Have a question about digital photography? Send it to me. I reply to as many as I can--though given the quantity of e-mails that I get, I can't promise a personal reply to each one. I round up the most interesting questions about once a month here in Digital Focus. For more frequently asked questions, read my newsletters from April, May, and June.
Rights to Reusing Photos From the Web
Your recent article on creating a time capsule with photos from the Web made me curious about copyright. The school district I work in has been trying to find ways to educate teachers and students about proper use of online photos. Do you have suggestions? Any ideas for copyright-free sources of photos that could be used in school projects?
--Paul Garrett, Richmond, Vermont
Copyright is an important consideration when you attempt to reuse a photo for anything other than personal use. I applaud you for thinking about photo rights at your school. I suggest you check out the Professional Photographers of America--that site has a number of educational resources to help your staff understand copyright as it applies to photos.
If you're looking for royalty free photos you can use in school projects, I highly recommend that you turn to photos published with the Creative Commons license. On Flickr, for example, you can limit your photo searches just to Creative Commons images, and further specify only those photos that you may use commercially and/or modify from their original intent.
I have trouble photographing hummingbirds in my backyard. I am using a 70-300mm zoom lens, and unless the sun is shining directly on the feeder (which is the worst time to take my shot), the light is too low. I know that I need to use a fast shutter speed to freeze the bird in flight, but there is not enough illumination. What is the solution?
--Laura Payne, Dallas, Texas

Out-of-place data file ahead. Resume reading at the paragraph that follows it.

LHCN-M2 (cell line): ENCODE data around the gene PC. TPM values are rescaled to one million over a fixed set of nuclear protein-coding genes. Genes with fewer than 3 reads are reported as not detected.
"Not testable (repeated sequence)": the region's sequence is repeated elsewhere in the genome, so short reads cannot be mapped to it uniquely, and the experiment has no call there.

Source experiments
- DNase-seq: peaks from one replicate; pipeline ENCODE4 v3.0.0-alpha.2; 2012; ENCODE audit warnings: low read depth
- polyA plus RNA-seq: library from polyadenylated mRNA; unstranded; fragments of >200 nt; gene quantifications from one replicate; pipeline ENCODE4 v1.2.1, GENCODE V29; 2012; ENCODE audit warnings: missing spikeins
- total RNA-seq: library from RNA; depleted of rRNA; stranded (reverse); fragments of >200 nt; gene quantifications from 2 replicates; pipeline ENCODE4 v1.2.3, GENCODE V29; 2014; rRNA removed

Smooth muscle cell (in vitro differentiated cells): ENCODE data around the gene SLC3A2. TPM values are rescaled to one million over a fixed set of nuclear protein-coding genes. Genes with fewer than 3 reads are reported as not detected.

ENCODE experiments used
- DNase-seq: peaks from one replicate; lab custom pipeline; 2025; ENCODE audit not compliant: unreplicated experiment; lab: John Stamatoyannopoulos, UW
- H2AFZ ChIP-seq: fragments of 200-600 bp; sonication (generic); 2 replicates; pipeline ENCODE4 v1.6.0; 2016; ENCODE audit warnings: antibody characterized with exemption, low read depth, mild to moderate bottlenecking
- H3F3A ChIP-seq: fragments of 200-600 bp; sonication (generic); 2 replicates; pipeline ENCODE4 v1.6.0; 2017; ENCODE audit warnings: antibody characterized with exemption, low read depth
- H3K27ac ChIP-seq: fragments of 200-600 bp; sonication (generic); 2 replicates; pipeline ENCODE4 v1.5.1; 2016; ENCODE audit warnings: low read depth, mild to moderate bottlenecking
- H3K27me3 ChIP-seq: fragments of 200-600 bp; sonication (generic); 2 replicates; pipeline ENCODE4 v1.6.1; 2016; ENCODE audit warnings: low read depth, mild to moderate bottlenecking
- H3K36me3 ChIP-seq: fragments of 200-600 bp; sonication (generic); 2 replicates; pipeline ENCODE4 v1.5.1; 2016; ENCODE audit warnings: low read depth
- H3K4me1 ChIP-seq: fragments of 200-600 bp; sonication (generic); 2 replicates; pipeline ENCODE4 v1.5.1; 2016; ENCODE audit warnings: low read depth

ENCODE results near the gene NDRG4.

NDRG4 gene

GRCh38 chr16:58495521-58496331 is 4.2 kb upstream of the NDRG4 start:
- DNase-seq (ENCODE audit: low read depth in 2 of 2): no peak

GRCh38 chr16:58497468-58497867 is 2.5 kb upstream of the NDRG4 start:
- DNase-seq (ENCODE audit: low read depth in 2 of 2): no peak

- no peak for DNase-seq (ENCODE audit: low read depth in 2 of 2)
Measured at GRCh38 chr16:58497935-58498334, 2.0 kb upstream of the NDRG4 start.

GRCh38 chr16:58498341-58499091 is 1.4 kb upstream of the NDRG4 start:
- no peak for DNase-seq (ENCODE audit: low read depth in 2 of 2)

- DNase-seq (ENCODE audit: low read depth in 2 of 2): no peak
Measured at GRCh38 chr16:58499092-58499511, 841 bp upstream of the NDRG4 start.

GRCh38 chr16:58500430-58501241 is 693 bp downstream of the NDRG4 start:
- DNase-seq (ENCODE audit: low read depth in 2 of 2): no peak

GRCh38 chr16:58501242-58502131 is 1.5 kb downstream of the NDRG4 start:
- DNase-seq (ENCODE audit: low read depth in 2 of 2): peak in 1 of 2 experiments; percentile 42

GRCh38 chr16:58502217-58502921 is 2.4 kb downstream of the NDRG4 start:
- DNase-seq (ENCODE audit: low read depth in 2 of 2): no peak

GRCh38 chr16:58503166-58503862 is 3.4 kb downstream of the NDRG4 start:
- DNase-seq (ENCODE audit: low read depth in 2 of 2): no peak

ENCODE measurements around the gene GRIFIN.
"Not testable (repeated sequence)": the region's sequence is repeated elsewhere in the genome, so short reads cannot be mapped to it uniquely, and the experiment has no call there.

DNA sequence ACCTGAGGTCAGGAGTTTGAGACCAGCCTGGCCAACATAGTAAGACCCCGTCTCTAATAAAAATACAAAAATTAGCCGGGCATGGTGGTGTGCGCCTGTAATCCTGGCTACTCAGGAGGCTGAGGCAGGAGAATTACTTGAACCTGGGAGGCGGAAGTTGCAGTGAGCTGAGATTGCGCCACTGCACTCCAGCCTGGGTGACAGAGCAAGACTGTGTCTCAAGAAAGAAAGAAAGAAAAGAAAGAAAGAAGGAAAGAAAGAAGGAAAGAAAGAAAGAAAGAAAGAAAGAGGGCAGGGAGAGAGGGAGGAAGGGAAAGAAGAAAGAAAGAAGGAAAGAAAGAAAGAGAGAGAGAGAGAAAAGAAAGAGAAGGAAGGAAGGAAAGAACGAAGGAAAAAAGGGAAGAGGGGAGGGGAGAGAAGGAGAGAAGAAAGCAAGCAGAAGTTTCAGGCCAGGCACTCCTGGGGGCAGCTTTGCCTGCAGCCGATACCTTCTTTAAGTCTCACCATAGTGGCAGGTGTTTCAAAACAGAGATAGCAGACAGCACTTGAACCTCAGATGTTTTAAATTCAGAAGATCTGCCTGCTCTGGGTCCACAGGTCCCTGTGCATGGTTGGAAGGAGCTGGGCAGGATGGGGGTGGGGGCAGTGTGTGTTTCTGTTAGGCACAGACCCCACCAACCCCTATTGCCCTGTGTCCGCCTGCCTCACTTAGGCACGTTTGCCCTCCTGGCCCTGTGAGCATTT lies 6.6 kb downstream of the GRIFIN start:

The simplest solution is to increase your ISO, Laura. Every time you double the ISO, say from 100 to 200 and then from 200 to 400, you double the sensitivity of the sensor to light, allowing you to halve the shutter speed. You add a lot of digital noise to high-ISO photos, though, so it is a balancing act to find the lowest possible ISO that delivers the shutter speed you need.
You may want to invest some money to improve your hummingbird photos, because your zoom lens is almost certainly holding you back. Most common zooms in this range have a maximum aperture around f5/6. That's pretty "slow," and it's the main reason you can't get a good shutter speed except in very bright light. You could investigate a faster lens, such as one that can reach f/4 or better (the smaller the f/stop value, the larger the aperture, and thus the faster the shutter speed).
Unfortunately, most fast telephoto lenses are priced in the stratosphere. If you have $5000 or more, you can get a super-fast f/2.8 telephoto, for example. $1500 can buy you an f/4 telephoto. Check out camera stores and online auctions, though; sometimes you can get used lenses at a real bargain. And read "Demystifying Lenses" for more details on lens speed.
Understanding JPEG Compression
I don't understand how the file size and image quality are related when I save a photo. For example, I can start with a photo that's 4 megabytes, but when I save it at the highest quality level, it ends up even bigger--5 megabytes. How is that even possible?
--Dennis Westlin, Jacksonville, Florida
It's magic, Dennis.